The SDGs arise from challenges like the economy, ecology and society. Universities can effect changes in these sectors through their enterprising talent pool, the spirit of learning and disseminating information, a conviction for change; their capacity for research and innovation, and their ability to engage public stakeholders in implementing projects. Containing consumption is a self-explanatory answer to the problem of sustainability. Beyond that, what is necessary is to outline meaningful measures backed by practical and scientific methods to increase sustainability exponentially.

Nitte (DU) practices responsible consumption and production:
The globally accepted model towards improving sustainability is Reduce, Reuse and Recycle. At Nitte University, we have endeavoured to identify, create and implement processes to improve every area of the 3R model and continuously improve on the same.

The University has established facilities for socially relevant action and has built a capacity to identify and respond to societal needs. Creating awareness in terms of production and consumption.

Nitte (DU) administration and eco-sensitive measures:
Nitte (DU) tracks water requirements, wastewater generation and water recycling. It is done to create awareness about water conservation

amongst its stakeholders. An annual water audit is undertaken across the University to assess per capita consumption. The audit provides a clear picture of consumption and helps formulate containment and improvement measures.

Water: Rain water from roofs is collected using separate pipelines. This water is collected in raw water storage tanks and then treated in a WTP consisting of a pressure sand filter and activated carbon filter. Additionally, the chlorine demand of the water is assessed, and the required dosage (Sodium hypochlorite diluted to 10%) is provided using automatic dosage pumps.

The water is used for all domestic purposes.
  • Use of water-retaining material like cloth/ gunny bags etc., during curing
  • Ponding” for retaining water on flat concrete structures for curing
  • Use of curing chemicals/techniques to minimize water requirements
  • Use of non-potable water for construction activities
  • Use of water-efficient plumbing fixtures like push-cock taps
  • Use of sensor-based taps
  • Use of aerators, pressure inhibitors and flow regulators to ensure a constant flow
  • Separate pipelines for potable water, water for recycling and treated water are provisioned for during construction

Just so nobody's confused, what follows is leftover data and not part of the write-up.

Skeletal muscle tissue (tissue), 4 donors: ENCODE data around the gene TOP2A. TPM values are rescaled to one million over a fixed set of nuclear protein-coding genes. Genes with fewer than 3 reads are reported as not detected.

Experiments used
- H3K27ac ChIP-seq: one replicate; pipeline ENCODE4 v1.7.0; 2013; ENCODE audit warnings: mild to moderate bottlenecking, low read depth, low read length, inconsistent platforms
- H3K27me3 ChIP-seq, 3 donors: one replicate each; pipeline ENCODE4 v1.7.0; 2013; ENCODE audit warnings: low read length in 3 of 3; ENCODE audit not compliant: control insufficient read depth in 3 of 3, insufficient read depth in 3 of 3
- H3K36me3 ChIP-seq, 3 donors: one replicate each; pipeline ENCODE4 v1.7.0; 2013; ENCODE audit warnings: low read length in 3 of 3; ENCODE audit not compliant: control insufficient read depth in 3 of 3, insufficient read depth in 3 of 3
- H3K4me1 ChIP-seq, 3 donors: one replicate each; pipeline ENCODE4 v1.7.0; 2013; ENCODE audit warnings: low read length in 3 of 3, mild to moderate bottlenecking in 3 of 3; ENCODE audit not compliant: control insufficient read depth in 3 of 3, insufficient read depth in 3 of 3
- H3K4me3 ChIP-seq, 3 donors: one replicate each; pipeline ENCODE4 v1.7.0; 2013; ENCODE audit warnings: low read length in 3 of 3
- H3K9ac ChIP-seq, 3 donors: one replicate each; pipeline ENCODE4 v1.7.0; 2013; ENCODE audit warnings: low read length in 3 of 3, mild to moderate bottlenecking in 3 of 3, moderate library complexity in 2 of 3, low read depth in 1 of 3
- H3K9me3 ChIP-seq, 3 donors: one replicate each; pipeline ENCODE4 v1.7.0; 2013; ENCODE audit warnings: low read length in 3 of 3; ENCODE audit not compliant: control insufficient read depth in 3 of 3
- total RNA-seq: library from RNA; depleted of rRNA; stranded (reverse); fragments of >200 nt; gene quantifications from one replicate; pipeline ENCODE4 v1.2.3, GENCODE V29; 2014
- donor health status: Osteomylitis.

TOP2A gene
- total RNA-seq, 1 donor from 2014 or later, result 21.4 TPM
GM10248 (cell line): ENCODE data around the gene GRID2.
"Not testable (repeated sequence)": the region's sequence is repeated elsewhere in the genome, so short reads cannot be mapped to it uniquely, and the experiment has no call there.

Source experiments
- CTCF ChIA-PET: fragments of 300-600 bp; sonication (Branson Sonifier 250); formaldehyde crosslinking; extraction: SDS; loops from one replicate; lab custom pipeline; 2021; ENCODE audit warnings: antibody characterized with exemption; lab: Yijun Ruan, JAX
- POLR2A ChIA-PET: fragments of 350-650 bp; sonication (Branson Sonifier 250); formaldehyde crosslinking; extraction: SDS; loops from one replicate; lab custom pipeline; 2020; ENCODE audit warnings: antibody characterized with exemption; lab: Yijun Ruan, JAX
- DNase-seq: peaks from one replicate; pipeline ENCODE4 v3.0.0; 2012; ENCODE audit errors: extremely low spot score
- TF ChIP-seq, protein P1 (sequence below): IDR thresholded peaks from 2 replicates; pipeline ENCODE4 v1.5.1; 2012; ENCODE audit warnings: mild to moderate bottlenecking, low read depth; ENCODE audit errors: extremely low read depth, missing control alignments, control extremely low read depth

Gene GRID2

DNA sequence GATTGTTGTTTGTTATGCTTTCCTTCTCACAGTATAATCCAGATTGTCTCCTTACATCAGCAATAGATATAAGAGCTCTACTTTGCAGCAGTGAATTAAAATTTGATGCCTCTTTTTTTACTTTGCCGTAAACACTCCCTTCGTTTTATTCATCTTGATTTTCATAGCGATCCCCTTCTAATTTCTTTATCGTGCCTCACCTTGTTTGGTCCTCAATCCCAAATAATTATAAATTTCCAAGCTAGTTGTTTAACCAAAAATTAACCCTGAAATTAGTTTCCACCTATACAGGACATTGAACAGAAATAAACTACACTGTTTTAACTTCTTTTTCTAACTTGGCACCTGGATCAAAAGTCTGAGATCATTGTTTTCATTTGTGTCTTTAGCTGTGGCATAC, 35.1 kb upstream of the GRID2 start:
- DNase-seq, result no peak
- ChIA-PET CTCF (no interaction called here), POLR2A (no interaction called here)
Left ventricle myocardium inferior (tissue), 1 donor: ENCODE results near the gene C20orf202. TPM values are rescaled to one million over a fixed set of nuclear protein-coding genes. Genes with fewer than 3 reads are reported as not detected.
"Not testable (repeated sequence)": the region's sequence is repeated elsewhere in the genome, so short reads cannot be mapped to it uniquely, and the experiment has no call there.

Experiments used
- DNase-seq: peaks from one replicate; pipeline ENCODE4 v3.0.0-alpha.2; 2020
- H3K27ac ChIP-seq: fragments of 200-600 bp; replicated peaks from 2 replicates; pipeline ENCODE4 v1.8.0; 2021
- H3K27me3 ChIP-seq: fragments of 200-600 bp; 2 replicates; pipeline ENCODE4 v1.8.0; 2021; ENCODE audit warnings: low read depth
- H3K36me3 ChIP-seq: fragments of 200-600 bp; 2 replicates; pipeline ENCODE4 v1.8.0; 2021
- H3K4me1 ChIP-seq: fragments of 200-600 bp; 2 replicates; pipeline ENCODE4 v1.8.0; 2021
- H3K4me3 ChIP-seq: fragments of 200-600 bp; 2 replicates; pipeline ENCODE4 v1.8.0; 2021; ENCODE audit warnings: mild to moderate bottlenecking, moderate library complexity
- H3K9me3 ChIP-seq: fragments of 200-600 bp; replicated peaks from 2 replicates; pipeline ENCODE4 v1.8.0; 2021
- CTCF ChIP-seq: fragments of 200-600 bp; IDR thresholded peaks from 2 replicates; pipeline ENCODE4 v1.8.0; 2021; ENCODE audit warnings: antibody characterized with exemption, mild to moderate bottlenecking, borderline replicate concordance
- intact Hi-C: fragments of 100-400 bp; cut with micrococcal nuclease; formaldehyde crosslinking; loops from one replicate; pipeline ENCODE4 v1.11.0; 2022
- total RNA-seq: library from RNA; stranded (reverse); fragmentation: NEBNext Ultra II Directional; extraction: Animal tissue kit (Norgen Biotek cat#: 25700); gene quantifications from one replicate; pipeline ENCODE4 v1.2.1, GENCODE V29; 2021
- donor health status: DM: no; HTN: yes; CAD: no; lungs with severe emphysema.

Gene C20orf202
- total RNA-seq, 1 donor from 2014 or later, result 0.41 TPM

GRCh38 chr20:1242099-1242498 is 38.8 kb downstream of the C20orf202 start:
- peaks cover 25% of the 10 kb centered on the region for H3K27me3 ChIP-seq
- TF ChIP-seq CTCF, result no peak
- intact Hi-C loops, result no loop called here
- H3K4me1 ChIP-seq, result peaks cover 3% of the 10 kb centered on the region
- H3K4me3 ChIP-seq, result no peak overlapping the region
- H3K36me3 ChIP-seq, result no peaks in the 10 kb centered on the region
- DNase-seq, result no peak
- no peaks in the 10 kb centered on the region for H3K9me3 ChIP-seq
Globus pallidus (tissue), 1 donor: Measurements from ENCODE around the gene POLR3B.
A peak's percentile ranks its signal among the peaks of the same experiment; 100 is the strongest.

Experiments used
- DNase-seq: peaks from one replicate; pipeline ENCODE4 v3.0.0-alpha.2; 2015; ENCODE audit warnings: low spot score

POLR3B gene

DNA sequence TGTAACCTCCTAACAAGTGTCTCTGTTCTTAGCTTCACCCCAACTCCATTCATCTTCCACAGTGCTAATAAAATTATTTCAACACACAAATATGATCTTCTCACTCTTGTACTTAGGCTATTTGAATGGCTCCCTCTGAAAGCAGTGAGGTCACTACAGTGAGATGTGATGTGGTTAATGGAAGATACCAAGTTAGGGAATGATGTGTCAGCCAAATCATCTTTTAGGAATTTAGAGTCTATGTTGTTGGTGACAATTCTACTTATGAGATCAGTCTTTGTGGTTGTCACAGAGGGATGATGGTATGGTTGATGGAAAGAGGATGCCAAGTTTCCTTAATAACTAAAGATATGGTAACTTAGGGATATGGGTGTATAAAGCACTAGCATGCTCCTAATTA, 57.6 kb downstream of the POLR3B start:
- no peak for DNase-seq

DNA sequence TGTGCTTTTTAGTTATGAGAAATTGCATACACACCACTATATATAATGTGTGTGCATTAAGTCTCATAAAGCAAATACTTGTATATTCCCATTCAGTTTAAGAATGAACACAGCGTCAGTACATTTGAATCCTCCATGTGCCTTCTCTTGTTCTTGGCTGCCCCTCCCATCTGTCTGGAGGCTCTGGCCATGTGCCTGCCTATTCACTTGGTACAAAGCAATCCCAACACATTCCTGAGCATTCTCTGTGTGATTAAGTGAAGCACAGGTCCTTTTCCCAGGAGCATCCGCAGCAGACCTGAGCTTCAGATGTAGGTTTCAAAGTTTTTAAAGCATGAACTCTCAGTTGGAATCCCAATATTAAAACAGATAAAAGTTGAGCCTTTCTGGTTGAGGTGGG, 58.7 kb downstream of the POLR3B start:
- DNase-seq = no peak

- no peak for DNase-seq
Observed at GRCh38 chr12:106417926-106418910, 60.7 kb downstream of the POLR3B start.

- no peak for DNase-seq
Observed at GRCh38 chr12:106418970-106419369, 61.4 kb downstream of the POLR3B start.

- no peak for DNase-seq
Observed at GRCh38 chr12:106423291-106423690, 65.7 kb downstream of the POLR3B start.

• Provision for rainwater harvesting
  • Provision for management of stormwater
  • Rainwater storage ponds have been created on the campus for the storage of stormwater
  • Rainwater from an artificially created storage pond is used from an external location near the campus. An MoU has been signed with the land-owner for the use of this water
  • Push cock taps are being used as a replacement for ordinary taps to reduce water wastage.
  • Old bore wells are flushed to facilitate the recharge of groundwater.
  • Recycled water is used for flushing toilets and in gardens
  • Restrictions on the use of bottled water to reduce plastic waste.
  • Board rooms are equipped with water filters and dispensers to avoid bottled water.

Nitte (DU) has established STPs of various capacities on all campuses. Effective utilization of treated water. Additionally, all buildings have catered to dual plumbing lines for toilets.

  • Use of recycled water for flushing and gardening
  • The wastewater is collected and treated in Sewage Treatment Plants (STP).
  • Three campuses have individual STPs. The KSHEMA campus has an STP plant with a handling capacity of 4,00,000 litres/day.
  • University and Hospital campuses have a plant of 8,00,000 litres/day, and the Paneer campus has a plant handling 2,50,000 litres/ day

Two methods of treatment at the STP are used:
  • I. Sequencing Batch Reactor (SBR) System
  • II. Continuous Process (Activated Sludge Process)

The process has the following steps:

BAR SCREEN CHAMBER The function of the bar screen is to prevent the entry of solid particles/ articles above a specific size, such as plastic cups, paper dishes, polythene bags and sanitary napkins, into the STP.